By Stephanie Wilks
April 27, 2012
The Cincinnati Ballet takes the stage at the Aronoff Center this weekend with a unique, double-bill production of The Steadfast Tin Soldier and The Princess & the Pea. Throw everything you know about traditional ballet out the window because this show is lighthearted, comical, and fun.
For those unfamiliar with these two 19th Century Hans Christian Anderson fairytales, they’re basically tales of young love. And what would a love story be without a bit of conflict? The Tin Soldier and Paper Ballerina are repeatedly torn apart by a clever and jealous goblin who provokes two exciting “Center Stage” like acts where two men battle over a beautiful woman. Dawn Kelly, who plays the lead of Paper Ballerina, is convincingly expressive. She seamlessly portrays the excitement of attraction, the delicacy of love, and the sorrow of being torn away from her lover.
Patric Palkens and Maizyalet Velàzquez
The theater turns it up a few notches after intermission with The Princess & The Pea. Not only do four humorously problematic princesses compete for the hand of a prince, but also, two of the main female characters are played by men! Selahattin Erkan is the comedic scheming queen who plants a magic pea under 20 mattresses to determine if the woman her son loves is truly a princess. Erkan’s quick, unfeminine movements will undoubtedly elicit giggles from the crowd, while the lead Princess, played by Maizyalet Velàzquez, will steal your heart with her smooth, ultra feminine toes and endearing demeanor.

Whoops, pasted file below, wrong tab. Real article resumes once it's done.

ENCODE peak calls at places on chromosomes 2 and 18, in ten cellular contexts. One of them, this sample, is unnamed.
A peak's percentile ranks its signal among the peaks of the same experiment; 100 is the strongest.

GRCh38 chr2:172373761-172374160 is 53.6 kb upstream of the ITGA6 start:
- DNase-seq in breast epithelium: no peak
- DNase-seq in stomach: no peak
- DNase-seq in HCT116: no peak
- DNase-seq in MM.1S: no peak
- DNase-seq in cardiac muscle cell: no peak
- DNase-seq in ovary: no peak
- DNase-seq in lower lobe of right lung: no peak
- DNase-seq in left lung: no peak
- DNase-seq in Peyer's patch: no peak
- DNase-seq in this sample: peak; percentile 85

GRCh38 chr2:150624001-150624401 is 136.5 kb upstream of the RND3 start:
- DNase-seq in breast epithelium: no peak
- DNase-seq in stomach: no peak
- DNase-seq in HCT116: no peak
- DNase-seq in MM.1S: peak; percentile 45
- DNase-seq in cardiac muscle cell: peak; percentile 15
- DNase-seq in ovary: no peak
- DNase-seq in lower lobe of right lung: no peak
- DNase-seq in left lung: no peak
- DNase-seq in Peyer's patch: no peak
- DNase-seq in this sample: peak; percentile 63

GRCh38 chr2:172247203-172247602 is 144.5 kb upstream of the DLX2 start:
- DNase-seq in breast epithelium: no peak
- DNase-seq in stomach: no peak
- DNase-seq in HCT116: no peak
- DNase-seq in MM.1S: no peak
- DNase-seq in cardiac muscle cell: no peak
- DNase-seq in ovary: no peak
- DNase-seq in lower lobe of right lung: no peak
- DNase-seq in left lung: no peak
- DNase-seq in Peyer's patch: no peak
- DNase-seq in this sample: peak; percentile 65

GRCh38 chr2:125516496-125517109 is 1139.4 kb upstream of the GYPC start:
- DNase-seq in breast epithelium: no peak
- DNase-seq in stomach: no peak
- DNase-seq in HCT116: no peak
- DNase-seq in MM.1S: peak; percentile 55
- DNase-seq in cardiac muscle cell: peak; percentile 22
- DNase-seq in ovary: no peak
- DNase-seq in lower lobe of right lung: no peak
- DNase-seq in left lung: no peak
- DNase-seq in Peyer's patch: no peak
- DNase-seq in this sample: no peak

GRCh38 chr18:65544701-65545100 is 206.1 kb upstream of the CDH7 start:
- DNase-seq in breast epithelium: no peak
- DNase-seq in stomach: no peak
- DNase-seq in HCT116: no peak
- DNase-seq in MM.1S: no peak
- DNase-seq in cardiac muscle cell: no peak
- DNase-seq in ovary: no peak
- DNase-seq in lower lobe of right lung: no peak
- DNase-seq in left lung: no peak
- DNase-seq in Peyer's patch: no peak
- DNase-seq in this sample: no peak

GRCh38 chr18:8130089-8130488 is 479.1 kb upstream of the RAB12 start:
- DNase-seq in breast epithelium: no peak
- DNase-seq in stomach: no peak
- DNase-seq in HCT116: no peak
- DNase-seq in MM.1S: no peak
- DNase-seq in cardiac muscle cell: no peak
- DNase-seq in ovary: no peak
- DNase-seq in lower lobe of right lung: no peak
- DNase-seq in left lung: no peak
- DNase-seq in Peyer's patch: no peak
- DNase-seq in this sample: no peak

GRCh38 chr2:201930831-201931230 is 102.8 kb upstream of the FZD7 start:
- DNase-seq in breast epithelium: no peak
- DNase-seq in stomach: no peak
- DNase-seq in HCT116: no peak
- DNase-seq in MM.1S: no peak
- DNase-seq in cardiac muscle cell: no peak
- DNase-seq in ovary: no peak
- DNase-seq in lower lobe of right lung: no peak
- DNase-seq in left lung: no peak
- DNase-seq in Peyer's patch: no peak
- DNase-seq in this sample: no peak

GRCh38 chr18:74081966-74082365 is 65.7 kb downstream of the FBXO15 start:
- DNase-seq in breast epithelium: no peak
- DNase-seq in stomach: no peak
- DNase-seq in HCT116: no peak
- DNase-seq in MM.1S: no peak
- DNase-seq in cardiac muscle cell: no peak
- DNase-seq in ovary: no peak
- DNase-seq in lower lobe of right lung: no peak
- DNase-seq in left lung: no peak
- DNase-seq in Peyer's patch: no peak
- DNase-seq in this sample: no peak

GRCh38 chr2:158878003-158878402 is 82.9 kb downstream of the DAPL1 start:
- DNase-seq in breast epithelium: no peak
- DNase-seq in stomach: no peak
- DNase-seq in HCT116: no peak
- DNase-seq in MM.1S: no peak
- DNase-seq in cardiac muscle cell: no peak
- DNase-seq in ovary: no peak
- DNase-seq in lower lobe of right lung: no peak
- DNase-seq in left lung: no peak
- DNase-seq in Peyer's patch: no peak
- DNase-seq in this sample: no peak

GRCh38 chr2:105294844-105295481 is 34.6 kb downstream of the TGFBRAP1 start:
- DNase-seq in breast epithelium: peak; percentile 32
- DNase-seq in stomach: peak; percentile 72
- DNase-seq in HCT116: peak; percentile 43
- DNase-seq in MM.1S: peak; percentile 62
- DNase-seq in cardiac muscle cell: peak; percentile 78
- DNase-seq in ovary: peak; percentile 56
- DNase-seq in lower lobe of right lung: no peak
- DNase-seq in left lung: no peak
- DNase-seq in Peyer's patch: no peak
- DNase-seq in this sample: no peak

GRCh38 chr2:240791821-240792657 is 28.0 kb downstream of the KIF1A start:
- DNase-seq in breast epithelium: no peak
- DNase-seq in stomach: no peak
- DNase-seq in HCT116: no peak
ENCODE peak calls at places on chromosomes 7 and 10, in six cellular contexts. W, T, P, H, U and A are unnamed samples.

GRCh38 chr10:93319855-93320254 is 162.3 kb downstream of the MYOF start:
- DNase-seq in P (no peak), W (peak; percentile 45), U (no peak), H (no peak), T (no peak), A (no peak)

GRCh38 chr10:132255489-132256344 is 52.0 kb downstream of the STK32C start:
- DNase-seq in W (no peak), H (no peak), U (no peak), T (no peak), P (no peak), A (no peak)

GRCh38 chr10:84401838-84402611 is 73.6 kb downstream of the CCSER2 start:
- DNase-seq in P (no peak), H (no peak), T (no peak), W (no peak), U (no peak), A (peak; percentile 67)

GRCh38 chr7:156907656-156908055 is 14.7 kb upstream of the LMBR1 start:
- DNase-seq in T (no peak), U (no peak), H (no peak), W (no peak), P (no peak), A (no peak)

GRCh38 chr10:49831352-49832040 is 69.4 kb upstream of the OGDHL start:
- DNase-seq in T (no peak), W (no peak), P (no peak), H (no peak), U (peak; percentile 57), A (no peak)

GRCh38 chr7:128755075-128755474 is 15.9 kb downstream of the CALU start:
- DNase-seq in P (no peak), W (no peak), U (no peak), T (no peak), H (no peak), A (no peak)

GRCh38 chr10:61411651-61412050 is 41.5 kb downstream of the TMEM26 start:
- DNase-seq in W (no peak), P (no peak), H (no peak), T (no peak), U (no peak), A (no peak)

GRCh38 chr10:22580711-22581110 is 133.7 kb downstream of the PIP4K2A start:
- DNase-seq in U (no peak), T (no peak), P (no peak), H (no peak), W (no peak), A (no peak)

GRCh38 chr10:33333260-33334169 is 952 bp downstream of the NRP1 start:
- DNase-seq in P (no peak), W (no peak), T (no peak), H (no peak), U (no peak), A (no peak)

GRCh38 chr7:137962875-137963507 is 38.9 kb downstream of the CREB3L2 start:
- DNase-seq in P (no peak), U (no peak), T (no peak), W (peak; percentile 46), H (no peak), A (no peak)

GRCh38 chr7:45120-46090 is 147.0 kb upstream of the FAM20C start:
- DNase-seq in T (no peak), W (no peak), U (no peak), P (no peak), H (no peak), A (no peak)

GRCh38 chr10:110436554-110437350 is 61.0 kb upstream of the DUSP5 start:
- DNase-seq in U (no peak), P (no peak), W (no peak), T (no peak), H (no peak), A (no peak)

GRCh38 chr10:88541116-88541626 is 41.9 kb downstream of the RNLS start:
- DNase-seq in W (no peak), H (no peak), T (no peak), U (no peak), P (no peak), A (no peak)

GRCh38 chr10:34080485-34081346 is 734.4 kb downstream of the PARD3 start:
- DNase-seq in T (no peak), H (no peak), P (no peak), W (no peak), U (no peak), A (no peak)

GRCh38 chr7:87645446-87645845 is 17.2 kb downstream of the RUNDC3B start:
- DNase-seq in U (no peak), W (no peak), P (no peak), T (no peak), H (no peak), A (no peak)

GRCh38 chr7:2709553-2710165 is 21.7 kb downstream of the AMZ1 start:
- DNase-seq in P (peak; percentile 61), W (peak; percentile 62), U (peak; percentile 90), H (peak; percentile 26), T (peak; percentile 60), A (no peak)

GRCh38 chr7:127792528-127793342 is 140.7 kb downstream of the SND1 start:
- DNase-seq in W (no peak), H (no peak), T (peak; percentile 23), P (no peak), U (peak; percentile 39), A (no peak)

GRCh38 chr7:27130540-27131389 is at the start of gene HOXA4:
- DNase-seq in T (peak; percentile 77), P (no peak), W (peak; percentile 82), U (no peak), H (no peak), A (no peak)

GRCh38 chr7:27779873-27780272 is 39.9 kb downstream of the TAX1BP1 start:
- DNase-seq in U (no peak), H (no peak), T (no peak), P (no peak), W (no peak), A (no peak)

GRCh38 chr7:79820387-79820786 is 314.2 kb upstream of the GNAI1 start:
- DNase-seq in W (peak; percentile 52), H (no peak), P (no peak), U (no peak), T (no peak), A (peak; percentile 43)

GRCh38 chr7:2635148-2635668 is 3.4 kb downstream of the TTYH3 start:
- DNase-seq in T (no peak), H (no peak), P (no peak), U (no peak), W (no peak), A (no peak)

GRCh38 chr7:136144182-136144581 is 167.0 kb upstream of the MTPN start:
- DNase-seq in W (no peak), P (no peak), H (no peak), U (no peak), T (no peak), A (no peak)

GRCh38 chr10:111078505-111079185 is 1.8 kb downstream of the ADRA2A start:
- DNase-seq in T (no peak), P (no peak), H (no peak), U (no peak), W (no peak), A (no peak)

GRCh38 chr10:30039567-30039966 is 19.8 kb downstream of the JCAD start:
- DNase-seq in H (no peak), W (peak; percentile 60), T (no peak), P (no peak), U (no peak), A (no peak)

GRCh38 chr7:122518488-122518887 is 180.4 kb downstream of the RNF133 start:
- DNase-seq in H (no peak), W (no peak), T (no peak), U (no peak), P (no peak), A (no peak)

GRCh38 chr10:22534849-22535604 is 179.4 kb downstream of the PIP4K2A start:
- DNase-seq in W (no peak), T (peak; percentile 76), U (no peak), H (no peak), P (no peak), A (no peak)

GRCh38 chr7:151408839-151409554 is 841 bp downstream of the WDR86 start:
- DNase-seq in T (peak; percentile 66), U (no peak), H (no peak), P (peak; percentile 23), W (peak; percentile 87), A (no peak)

My favorite scene is “The March of the Mattresses,” where 20 ballerinas and danseurs clad as colorful giant mattresses fill the stage in a fanciful and harmonic routine set to a novel composition by musical genius Carmen DeLeone. If you listen closely to the music, you’ll hear parts of the “Star Spangled Banner” and the theme song from “The Godfather,” incorporated into this scene because of the movie’s fitting famous battle line, “go to the mattresses.”
Overall, these ballets are playful and modern. Children and adults alike will appreciate the vibrant costumes, grandiose sets, and amusing circus-like characters illustrating two classic fairytales through the expression of dance, expression that appears largely uninhibited by formality. The dancers are having fun, the musicians are having fun, and the tone is contagious.
As I stood for applause after Thursday night’s dress rehearsal, I couldn’t keep from thinking, ballets are supposed to be formal, not funny, right? And yet, I just witnessed a refreshing, modern, innovative ballet. As an artistic genre, ballet is a traditional, regimented form of dance, and you’d be hard pressed to see troupes at the Lincoln or Kennedy Centers taking many liberties with their performances. Perhaps modernization is becoming part of the appeal of the Cincinnati Ballet, a company that knows the foundations of the art form but doesn’t shy away from pushing the limits of tradition. Thankfully in doing so, we, as the audience, reap the rewards. But don’t take my word for it, see for yourself.
For tickets visit http://www.cballet.org/performances/2011-2012/princess.
*Photo credits: Peter Mullerto top ↑